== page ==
Skip to comments.Home Alone and Unhappy; Reflections on the State of U.S. Children
Posted on 02/11/2005 9:38:27 PM PST by Salvation
Home Alone -- and Unhappy
Reflections on the State of U.S. Children
STANFORD, California, JAN. 29, 2005 (Zenit.org).- Concern over problems facing the younger generation is nothing new. A recent book, however, links juvenile difficulties with another controversial subject: changes in family structures.
Commentator and author Mary Eberstadt, a part-time research fellow at Stanford University's Hoover Institution, argues that for some years now there has been an "historically unprecedented experiment in family-child separation in which the United States and other advanced societies are now engaged."
In her recent book, "Home-Alone America," Eberstadt explains that there have been two main causes of the "empty-parent home": the explosion in divorce and the number of children born to single parents; and working motherhood, or what she terms the absent-mother problem. A third factor of lesser importance is the absence of grandparents due to geographical separation, and the reduced number of siblings.
Eberstadt sidesteps the debate over the merits or demerits of the changes in family structures and concentrates on examining what is happening with children and adolescents. Her thesis is that in recent years children have spent less and less time in the company of their parents, and simultaneously many measures of their well-being have declined. This is no mere coincidence, she maintains.
For starters, the author analyzes day care for infants. Numerous studies and books focus on the effects of leaving babies in child-care centers while their mothers go off to work. Some maintain there are positive results in terms of higher academic achievement, while others point to emotional damage that can have dire consequences for character development.
Instead of trying to discern what may happen 20 years down the line, Eberstadt focuses on the more immediate impact on infants. Babies left in institutional care, for instance, are far more likely to get sick due to being exposed to all the other children. And an increase in aggression among children who are left in child-care centers is well documented, she argues. Overall, Eberstadt concludes that packing children off to day care will make them unhappy. She further contends that parents who rationalize about this phenomenon, end up less sensitive to their kids' needs.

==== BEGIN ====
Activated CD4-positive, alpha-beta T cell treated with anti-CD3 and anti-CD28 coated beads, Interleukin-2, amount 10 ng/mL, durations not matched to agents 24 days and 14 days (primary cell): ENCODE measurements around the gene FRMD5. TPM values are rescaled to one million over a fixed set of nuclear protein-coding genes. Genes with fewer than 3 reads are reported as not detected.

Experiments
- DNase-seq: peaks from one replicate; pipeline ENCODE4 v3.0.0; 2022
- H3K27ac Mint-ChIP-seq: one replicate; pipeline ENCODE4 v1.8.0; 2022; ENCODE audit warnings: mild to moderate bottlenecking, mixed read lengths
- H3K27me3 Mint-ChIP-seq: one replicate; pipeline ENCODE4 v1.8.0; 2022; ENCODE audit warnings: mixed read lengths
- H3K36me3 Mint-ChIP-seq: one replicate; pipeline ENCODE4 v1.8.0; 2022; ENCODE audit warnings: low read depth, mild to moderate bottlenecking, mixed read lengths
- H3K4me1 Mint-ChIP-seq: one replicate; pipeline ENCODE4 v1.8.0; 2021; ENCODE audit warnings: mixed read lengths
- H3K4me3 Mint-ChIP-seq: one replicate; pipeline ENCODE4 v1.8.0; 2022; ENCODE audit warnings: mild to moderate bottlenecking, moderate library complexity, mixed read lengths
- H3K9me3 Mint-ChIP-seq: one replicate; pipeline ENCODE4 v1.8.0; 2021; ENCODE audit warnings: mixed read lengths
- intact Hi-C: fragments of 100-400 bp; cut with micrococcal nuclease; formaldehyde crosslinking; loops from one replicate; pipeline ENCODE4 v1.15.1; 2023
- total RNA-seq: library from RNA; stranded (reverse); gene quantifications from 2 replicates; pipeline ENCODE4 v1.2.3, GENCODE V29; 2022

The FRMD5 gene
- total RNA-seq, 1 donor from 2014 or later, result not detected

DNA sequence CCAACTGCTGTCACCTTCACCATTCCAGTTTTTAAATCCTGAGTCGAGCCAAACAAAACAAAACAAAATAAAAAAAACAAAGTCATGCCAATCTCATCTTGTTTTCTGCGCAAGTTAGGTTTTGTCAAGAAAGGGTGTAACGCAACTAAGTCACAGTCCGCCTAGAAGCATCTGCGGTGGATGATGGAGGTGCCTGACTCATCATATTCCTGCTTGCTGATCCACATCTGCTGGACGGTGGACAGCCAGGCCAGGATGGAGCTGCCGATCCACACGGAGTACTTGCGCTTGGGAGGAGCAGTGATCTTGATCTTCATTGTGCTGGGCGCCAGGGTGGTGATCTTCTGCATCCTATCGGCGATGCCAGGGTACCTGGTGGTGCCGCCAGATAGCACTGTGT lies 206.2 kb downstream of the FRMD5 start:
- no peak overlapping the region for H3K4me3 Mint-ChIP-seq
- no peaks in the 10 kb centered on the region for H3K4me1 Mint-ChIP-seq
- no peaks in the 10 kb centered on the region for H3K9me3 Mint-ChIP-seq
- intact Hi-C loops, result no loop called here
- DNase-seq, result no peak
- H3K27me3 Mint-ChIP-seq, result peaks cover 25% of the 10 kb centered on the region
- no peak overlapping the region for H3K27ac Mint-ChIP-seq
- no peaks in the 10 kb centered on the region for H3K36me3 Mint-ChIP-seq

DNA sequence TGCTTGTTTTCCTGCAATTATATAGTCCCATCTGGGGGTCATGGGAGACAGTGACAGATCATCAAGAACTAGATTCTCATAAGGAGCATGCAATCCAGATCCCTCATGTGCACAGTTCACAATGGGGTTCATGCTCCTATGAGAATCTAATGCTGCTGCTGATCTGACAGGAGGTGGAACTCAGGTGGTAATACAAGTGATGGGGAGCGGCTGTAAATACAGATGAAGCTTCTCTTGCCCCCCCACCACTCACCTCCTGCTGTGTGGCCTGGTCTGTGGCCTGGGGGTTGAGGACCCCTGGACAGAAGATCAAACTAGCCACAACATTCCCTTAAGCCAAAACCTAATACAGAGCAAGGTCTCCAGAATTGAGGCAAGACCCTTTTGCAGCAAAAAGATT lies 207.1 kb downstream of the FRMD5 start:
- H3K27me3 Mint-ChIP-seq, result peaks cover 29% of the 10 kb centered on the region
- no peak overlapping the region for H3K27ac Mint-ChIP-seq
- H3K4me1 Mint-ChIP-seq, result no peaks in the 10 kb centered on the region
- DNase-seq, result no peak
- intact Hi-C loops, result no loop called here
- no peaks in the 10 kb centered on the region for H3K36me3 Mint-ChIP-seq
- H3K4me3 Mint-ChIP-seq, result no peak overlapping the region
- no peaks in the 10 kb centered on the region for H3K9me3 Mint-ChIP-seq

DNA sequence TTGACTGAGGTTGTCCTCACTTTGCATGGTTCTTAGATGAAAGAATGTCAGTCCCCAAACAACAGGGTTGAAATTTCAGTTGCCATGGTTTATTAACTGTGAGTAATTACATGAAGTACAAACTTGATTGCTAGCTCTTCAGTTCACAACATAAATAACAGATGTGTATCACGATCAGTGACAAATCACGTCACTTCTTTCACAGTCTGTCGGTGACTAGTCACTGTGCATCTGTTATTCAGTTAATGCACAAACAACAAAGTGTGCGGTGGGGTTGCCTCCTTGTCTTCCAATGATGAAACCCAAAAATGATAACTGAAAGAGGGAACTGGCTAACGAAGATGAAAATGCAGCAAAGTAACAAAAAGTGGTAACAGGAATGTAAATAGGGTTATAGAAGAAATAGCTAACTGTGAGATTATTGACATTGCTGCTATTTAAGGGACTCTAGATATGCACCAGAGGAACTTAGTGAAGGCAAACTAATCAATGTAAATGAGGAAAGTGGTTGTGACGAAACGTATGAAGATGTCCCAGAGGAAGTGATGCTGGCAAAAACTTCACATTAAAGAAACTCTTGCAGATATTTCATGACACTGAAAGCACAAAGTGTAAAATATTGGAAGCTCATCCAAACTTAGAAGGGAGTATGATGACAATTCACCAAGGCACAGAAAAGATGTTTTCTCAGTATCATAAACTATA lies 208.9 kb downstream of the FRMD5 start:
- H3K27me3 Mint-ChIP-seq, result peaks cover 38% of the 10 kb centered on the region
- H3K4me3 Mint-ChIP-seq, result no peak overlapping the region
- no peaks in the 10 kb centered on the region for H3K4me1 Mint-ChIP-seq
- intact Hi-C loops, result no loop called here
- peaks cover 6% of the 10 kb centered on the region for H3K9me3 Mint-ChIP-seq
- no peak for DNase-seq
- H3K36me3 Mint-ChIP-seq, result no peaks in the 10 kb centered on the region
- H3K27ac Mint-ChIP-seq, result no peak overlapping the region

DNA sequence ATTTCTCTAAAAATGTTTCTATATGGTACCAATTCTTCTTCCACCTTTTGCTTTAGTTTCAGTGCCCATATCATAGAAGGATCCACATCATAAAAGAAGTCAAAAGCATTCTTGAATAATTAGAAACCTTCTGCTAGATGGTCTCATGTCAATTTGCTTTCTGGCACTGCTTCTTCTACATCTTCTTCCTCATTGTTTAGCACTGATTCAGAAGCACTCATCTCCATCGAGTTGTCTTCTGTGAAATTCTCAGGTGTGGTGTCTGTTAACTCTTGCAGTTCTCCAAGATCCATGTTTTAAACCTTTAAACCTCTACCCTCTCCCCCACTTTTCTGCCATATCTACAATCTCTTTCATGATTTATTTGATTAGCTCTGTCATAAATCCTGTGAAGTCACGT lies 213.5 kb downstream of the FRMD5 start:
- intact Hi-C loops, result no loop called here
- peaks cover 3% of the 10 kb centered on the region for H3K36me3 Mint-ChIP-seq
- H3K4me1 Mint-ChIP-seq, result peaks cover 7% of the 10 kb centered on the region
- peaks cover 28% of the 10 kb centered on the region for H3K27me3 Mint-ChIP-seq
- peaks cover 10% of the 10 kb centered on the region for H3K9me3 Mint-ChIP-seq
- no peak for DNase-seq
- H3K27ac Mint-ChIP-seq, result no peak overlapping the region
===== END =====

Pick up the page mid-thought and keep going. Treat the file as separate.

Teen violence is rising too. Eberstadt pointed out that many of the most publicized cases in recent years, such as the 1999 killings at Columbine High School and the 2003 sniper attacks around Washington, D.C., involved adolescents who spent most of their time without any parental contact.
She quickly admits that having two attentive parents is no ironclad guarantee of decent character, but "not having them can turn out to be disastrous." Substance abuse, suicide and violent behavior are just some of the social indicators that have dramatically worsened in recent decades, and Eberstadt points the finger at absent parents as one of the main causes.
The discipline situation in some schools has meant that teachers are forced into the role of virtual U.N. peacekeepers, she contends. And many of the most feral children come from single-parent backgrounds or households where the adults are out working all the time.
The number of children and teen-agers diagnosed with mental disorders has exploded in recent years, noted Eberstadt. A January 2001 report by the U.S. surgeon general spoke of a "public crisis in mental care" this age group. Dealing with attention deficit disorder, hyperactivity, obsessive compulsions, along with the daily administrations of behavior-altering drugs, is now a daily fact of life for many families.
Chaotic home environments, absent parents and trauma caused by divorce in many cases can be factors contributing to mental health problems suffered by children. The causes of psychological problems are complex. But they are due in part argues Eberstadt, citing some studies -- to the emotional response of the disappearance from children's lives of protecting parents and a stable home environment.
Then, too, the "cures" offered through pharmaceuticals such as Ritalin and Prozac bring with them a series of side effects. And too infrequently is there talk about the risks of over-prescribing such psychotropic medications, Eberstadt observes.